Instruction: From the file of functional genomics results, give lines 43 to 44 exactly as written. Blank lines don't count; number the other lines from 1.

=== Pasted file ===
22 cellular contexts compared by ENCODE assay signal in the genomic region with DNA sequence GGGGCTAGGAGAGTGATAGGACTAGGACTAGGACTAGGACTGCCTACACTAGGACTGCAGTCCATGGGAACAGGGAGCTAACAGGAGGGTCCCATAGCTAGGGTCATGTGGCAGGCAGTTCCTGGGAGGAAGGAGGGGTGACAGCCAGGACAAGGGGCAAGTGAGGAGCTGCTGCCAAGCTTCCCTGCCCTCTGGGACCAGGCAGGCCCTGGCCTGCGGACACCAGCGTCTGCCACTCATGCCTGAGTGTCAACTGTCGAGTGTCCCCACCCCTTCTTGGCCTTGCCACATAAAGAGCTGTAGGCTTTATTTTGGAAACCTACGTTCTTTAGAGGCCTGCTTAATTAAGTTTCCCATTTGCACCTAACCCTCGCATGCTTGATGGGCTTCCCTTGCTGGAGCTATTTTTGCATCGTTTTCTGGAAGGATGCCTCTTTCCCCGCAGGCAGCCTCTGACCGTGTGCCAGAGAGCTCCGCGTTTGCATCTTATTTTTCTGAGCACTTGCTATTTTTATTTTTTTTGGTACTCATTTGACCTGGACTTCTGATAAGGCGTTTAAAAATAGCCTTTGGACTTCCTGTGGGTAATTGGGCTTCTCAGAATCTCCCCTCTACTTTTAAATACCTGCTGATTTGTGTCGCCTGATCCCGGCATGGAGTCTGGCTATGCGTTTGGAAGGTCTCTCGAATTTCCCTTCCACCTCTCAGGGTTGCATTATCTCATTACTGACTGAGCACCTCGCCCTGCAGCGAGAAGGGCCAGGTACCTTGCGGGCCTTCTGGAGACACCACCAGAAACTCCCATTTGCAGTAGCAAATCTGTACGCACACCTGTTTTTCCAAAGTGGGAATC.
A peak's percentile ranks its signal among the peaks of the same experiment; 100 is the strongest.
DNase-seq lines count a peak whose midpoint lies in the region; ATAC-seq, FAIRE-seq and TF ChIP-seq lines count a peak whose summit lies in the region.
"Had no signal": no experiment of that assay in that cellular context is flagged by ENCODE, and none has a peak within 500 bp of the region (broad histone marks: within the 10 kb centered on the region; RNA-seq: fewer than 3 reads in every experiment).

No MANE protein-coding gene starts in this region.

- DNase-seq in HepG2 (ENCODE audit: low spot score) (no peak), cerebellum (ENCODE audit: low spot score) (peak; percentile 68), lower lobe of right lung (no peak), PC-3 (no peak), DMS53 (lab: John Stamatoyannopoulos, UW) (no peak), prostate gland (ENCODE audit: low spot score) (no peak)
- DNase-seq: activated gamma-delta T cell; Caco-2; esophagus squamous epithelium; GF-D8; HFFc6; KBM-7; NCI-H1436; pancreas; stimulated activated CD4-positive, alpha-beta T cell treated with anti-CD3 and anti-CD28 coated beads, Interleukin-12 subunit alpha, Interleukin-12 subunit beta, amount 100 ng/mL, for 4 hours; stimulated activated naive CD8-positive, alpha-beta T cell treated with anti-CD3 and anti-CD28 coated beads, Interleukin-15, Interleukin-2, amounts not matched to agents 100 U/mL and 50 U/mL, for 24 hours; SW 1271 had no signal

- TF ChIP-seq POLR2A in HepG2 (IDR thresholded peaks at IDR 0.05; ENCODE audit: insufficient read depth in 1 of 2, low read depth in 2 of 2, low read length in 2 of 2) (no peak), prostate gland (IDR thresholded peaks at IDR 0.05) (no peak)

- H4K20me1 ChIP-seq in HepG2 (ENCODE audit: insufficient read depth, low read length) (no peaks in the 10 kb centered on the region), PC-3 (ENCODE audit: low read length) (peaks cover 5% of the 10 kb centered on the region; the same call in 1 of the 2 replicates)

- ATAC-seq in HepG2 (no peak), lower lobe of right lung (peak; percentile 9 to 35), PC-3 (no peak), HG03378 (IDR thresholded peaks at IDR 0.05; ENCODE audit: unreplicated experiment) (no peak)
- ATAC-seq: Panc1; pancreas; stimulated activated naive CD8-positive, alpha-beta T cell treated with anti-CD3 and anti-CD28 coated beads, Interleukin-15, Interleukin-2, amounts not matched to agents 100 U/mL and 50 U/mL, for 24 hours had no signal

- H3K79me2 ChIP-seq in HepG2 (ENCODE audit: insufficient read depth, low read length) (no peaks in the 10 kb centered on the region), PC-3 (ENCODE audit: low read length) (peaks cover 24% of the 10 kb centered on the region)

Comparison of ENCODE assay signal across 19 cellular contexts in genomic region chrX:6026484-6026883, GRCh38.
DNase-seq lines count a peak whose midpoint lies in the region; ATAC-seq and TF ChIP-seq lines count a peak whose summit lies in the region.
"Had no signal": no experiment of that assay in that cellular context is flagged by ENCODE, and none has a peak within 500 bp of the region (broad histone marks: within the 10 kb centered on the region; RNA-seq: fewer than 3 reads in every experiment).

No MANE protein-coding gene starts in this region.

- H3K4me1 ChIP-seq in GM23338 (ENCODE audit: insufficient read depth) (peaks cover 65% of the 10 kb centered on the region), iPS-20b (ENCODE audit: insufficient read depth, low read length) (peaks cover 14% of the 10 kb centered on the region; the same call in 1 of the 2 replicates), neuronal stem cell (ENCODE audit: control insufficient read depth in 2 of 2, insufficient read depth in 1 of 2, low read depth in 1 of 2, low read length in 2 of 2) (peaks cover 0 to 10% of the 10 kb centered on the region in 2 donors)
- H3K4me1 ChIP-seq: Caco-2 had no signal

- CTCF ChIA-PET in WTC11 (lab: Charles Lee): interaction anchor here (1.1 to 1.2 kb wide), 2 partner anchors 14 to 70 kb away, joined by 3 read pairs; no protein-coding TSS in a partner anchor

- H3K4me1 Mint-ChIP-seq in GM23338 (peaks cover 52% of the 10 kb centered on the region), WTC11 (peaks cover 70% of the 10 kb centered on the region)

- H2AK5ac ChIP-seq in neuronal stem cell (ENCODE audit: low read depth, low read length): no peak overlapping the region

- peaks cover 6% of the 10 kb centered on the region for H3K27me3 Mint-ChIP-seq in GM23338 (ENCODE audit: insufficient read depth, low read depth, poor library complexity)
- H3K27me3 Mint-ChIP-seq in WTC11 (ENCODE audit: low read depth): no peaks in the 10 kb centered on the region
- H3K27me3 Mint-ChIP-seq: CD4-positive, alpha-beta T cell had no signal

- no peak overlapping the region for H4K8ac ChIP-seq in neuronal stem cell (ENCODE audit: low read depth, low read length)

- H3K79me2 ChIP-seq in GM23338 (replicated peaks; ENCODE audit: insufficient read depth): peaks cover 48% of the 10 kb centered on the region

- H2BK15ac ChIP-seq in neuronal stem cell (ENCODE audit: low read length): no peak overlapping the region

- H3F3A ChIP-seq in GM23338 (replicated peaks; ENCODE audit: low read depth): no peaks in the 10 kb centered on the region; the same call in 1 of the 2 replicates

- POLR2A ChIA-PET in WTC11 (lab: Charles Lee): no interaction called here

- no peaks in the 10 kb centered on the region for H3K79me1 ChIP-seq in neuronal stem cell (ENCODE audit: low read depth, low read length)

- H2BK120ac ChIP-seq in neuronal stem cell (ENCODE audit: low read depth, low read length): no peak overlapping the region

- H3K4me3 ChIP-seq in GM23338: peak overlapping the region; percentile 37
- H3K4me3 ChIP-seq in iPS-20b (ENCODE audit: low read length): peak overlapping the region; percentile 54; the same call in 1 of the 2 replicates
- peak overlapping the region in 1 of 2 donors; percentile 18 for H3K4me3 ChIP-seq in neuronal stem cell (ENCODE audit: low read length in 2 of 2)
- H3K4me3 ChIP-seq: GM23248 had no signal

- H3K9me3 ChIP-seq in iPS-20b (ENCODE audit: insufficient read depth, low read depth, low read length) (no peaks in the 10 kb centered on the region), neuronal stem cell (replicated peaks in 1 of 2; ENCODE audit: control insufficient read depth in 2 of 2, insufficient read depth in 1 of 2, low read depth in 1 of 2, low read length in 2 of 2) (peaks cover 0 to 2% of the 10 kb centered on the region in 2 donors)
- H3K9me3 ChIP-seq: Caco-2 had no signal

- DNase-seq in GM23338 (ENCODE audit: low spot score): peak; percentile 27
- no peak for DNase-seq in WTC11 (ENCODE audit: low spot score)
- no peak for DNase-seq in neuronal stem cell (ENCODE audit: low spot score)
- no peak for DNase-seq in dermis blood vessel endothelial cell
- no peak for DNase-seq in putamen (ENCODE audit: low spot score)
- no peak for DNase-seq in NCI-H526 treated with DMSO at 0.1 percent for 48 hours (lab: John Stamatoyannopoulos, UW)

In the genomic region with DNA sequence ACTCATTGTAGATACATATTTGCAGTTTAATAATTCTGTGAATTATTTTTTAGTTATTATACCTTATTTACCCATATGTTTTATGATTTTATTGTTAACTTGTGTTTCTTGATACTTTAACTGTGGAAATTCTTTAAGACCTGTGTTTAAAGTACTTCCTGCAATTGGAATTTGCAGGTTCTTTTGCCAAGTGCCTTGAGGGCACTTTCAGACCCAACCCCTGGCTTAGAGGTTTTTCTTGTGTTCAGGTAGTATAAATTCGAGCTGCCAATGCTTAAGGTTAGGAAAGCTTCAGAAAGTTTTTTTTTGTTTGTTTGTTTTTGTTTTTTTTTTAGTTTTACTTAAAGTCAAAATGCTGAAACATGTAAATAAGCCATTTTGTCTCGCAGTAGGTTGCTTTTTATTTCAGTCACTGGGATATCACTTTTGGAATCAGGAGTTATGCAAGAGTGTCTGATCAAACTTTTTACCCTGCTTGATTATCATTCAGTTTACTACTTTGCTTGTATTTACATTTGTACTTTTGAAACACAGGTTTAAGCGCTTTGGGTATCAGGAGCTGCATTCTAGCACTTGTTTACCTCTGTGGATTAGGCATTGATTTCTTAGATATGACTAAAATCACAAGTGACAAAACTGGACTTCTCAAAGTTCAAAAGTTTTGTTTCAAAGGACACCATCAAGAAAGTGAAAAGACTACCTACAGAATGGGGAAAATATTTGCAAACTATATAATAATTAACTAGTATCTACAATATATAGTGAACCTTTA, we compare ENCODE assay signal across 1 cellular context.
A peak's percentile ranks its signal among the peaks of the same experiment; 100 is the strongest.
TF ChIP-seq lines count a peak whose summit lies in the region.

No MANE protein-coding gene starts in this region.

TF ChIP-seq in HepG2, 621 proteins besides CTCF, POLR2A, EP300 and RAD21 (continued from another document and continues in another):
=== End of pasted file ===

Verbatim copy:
- no peak for DNase-seq in NCI-H526 treated with DMSO at 0.1 percent for 48 hours (lab: John Stamatoyannopoulos, UW)

In the genomic region with DNA sequence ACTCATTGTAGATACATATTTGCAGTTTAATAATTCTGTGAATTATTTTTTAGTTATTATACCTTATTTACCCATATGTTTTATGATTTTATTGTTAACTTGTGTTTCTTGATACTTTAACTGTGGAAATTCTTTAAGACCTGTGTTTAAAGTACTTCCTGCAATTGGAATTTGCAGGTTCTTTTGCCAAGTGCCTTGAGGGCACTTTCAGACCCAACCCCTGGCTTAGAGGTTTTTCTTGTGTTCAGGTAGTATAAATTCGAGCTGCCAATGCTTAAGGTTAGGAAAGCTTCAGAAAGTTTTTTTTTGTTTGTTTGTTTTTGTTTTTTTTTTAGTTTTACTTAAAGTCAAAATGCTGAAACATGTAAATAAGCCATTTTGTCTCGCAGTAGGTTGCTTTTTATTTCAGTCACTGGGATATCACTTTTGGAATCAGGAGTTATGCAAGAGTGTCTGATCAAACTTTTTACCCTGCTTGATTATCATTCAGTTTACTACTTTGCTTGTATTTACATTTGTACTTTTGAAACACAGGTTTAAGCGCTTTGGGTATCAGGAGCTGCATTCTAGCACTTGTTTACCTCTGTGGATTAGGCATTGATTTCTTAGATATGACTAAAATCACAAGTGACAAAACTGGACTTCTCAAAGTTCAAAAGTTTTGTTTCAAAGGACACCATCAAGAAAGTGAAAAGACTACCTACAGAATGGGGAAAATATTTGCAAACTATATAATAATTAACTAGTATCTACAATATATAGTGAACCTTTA, we compare ENCODE assay signal across 1 cellular context.